WV Supreme Court hears law firm fee sharing case - WBOY.com: Clarksburg, Morgantown: News, Sports, Weather

WV Supreme Court hears law firm fee sharing case

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Was an engineering company the client of a law firm and should it have received one-third of the firm's recovery?

This is just one of the main questions recently presented to West Virginia Supreme Court justices in the case of Gaddy Engineering Company v. Bowles Rice McDavid Graff & Love LLP and partner, J. Thomas Lane.

Gaddy — which provides land/natural resource management services for land companies without funds to support in-house teams — appealed the final order in Roane County Circuit Court. The court granted Bowles Rice's motion for summary judgment.

Roane County Circuit Judge Thomas C. Evans III ruled that Gaddy was not a client and was not entitled to one-third of the firm's recovery.

The case stems from when Lane started looking into potential discrepancies in royalties to lessors by Columbia Natural Resources, court documents state.

John Bullock, Gaddy president, and Frank McCullough, Gaddy vice president, also started investigating royalty payment issues.

Bullock later approached Lane in December 2003 about the potential of litigation in this matter. Gaddy and Bowles Rice entered into an agreement in February 2004, in which Gaddy would evaluate potential claims of their clients and other Columbia land company lessors.

While Gaddy would assess the lessors' past and future losses from the shortchanging of royalties, Bowles Rice would evaluate lessors' individual legal claims.

Lane and Gaddy agreed they would charge each lessor a reduced flat fee for the evaluations consisting of a $750 fee for Gaddy's work and a $1,000 fee for the work of Bowles Rice.

This flat fee was later determined as insufficient for Gaddy's work.

Gaddy says this agreement also included a contingent fee-sharing agreement in which Bowles Rice would demand a one-third contingent fee from each lessor and pay one-third of the fee to Gaddy.

Bowles Rice and Lane said they did not agree to this proposal. However, court documents say Lane contemplated that if the flat fee evaluations led Bowles Rice to initiate litigation against Columbia, the firm would use Gaddy for consulting litigation and would negotiate fee arrangements to include a bonus feature if there was a favorable outcome.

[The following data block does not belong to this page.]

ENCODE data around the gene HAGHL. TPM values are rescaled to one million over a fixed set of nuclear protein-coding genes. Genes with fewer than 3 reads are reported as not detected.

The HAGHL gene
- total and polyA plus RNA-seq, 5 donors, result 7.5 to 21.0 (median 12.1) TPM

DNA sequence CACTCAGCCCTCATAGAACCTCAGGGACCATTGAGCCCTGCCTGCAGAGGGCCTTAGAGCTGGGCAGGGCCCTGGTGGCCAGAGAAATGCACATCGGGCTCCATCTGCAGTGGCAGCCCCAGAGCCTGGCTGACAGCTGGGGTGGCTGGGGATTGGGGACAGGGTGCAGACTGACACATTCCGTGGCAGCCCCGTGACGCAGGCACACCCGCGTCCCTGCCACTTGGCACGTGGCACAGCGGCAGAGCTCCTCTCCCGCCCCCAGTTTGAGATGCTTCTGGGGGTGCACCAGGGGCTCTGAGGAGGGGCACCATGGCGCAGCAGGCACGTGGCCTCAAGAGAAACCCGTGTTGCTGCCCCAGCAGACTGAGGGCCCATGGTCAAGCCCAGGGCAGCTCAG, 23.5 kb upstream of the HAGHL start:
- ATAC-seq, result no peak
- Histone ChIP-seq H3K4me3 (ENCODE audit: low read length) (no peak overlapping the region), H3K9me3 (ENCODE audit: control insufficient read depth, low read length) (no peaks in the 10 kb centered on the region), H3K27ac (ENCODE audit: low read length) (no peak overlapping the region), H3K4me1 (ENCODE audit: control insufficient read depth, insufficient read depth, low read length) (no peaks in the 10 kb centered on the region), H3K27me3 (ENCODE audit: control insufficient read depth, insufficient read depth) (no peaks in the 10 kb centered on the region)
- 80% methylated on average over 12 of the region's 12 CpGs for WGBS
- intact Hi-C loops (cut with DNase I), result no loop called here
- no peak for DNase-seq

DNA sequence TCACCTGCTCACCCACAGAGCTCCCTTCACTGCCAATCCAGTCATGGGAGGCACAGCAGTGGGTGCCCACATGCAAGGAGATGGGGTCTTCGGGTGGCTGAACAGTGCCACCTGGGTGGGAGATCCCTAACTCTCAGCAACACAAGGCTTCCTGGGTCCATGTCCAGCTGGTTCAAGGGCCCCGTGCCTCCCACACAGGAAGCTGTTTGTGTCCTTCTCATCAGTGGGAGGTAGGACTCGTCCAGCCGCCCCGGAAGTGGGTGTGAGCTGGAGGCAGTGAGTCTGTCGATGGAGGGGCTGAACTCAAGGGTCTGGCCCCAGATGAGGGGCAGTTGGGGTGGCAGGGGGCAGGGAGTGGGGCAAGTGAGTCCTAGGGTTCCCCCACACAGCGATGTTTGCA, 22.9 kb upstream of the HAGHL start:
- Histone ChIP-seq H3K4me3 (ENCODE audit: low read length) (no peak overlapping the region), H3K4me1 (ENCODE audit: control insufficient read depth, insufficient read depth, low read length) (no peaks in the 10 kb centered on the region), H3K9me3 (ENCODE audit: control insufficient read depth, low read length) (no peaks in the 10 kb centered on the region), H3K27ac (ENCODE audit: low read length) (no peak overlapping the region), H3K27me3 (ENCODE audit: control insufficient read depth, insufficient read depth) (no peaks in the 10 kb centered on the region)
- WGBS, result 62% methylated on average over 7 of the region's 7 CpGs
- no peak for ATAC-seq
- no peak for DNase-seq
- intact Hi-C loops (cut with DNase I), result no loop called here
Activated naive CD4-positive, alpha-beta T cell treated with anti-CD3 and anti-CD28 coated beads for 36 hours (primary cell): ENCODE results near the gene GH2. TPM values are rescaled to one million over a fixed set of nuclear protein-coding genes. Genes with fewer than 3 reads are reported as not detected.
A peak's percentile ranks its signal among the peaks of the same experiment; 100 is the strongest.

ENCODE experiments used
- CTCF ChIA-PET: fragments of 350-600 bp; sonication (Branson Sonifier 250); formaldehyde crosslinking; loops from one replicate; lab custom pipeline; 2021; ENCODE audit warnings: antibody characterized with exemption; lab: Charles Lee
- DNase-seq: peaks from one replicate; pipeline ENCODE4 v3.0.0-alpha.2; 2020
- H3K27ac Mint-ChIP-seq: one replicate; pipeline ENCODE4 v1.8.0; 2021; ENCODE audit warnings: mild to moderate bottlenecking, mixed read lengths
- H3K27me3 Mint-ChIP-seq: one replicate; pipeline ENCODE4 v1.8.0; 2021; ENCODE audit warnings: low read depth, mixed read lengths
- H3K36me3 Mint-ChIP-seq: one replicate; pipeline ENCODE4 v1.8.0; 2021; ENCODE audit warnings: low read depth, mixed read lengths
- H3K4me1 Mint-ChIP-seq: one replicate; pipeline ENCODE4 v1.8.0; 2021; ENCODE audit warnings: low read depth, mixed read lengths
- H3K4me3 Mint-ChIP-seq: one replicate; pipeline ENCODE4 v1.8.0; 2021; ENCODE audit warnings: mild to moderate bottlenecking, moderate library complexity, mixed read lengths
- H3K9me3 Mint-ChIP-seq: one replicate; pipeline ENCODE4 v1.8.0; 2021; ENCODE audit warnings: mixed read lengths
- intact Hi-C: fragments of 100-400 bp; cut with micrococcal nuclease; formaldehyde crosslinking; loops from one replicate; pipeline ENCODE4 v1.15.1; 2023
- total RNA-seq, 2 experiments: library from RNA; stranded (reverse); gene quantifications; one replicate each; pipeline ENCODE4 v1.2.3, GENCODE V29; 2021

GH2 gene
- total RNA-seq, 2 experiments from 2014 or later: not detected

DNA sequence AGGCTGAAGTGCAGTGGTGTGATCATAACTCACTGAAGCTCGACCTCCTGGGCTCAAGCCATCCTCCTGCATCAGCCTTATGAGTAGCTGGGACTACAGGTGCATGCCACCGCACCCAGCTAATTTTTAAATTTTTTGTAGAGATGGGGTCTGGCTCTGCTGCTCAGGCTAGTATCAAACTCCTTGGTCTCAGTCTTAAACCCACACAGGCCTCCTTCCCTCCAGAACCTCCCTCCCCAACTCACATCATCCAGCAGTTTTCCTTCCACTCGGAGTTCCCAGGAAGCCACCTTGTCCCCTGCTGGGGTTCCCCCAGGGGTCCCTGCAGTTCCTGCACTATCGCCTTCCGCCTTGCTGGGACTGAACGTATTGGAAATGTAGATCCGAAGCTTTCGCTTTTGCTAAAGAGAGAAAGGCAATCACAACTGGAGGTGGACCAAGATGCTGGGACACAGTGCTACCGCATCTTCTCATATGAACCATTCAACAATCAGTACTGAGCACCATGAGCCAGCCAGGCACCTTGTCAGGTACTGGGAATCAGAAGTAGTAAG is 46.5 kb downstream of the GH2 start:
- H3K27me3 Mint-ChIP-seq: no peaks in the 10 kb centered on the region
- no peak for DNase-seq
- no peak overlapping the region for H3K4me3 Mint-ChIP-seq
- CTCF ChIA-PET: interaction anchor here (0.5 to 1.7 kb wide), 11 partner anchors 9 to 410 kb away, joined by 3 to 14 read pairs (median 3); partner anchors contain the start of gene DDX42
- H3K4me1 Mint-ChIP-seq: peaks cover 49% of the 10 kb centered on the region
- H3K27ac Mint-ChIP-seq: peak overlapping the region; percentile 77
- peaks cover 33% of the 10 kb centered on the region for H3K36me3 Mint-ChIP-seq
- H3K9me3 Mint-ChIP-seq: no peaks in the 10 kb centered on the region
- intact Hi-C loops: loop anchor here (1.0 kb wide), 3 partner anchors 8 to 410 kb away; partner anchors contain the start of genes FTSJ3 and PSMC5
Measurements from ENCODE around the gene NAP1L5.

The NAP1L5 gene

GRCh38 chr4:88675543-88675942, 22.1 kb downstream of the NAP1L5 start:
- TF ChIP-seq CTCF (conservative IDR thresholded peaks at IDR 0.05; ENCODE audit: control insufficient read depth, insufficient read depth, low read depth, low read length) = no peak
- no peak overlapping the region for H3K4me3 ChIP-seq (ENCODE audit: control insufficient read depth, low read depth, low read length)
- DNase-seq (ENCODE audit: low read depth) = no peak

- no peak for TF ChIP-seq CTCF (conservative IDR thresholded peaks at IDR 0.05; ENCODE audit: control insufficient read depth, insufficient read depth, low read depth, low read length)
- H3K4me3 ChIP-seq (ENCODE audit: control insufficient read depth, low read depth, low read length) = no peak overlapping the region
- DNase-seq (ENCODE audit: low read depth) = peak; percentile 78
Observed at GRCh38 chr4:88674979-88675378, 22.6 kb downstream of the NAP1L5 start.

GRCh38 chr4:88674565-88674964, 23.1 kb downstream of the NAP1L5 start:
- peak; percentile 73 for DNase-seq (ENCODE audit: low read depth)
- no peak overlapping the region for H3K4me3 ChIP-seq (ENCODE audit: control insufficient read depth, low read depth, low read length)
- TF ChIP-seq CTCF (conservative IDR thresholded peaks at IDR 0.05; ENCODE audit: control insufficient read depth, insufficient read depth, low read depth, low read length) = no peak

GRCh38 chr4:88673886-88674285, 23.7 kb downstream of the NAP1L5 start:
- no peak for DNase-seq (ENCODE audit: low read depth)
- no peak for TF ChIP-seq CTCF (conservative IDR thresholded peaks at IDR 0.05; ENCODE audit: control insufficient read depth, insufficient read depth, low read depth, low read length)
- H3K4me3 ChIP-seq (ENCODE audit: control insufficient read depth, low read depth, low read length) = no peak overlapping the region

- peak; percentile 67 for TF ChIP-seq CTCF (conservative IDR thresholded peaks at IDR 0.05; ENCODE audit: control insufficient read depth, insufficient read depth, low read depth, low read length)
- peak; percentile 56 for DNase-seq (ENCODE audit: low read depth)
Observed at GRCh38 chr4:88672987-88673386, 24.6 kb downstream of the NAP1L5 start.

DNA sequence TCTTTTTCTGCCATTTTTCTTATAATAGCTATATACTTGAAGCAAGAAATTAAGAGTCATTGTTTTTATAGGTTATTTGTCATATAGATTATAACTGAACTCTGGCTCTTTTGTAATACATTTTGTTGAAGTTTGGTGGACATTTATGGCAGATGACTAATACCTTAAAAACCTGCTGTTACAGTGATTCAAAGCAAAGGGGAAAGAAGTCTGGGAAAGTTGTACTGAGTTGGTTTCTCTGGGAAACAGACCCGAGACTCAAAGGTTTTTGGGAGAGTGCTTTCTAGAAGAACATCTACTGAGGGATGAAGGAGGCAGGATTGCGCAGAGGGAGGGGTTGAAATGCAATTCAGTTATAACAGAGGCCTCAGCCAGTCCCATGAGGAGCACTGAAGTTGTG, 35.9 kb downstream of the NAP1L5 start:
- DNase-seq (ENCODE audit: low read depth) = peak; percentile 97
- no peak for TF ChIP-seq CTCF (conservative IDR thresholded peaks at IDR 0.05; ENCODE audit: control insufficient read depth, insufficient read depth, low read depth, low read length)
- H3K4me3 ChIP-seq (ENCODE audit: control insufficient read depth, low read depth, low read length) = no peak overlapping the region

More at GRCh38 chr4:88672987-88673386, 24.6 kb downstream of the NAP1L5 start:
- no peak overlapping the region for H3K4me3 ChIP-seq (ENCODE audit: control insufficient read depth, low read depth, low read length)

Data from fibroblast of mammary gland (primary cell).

Then came the Tawney case. The court later entered an order to certify a class in this case. Bowles Rice and Gaddy clients were included in this case.

The lower court's order says McCullough performed damage assessment but didn't begin work until March 5, 2004.

Although Bowles Rice was not appointed as class counsel, Lane wrote to land companies after the class was certified to explain the pros and cons of class action litigation.

Additionally, Lane proposed to pursue independent claims against Columbia in Kanawha County Circuit Court; however, class members did not opt out.

Court documents state Bowles Rice made a formal appearance in Tawney on behalf of a 12 land company subclass in December 2004.

Attorneys in the Tawney case said they had no use for Gaddy as expert consultants because they already had an expert. Attorneys did agree that if this case was successful, Gaddy's charges for previous claim evaluation work would be approved.

After the jury returned a verdict of more than $400 million, court documents continue, Gaddy submitted an invoice of $367,225.

This amount included the work Bullock did in 2000 but Bowles Rice objected to this.  

Later, Gaddy submitted another invoice to Bowles Rice that only contained charges for damage assessment work. This totaled $74,275.

The court approved this but Gaddy later rejected the check. The trial court notes Bowles Rice can still pay Gaddy this amount if they still want it.

Gaddy asserts the lower court erred in denying its claims for negligence, gross negligence and intentional breach. The court said these allegations were the company's breach of contract claim "couched in tort terminology."

The court additionally concluded there was "no viable claim" for promissory estoppel and denied claim for quantum meriuit.

Gaddy said even if the court determines the contract between the firm and itself did not exist then the company should receive damages because it relied on the firm's representations.

In the April 18 oral argument hearing, Gaddy attorney Paul Harris said an attorney-client relationship did exist because Gaddy relied on advice given by Bowles Rice regarding attendance of hearings and other matters.

Gaddy also asserted Bowles Rice assured Gaddy there was an agreement where they would share one-third of the recovery.

Justice Robin Davis asked why Gaddy would revise the bill back to $74,000 and if disputed the dollar amount, why didn't they appear before the judge in the hearing.

Harris argued Lane told Bullock not to come to the hearing and said Bullock's affidavit was not addressed at all in the order.

"We relied upon him and looked at him as our lawyer," Harris said.

However, Dave Johnson, the firm's attorney, said the trial court made the right decision and even if the firm entered into a contingent fee sharing agreement, the firm was excused under the doctrine of impracticability.

Johnson said the invoice was confined from March 5 to July 27 2004, all the work related to claim evaluations. He said an attorney-client relationship did not exist.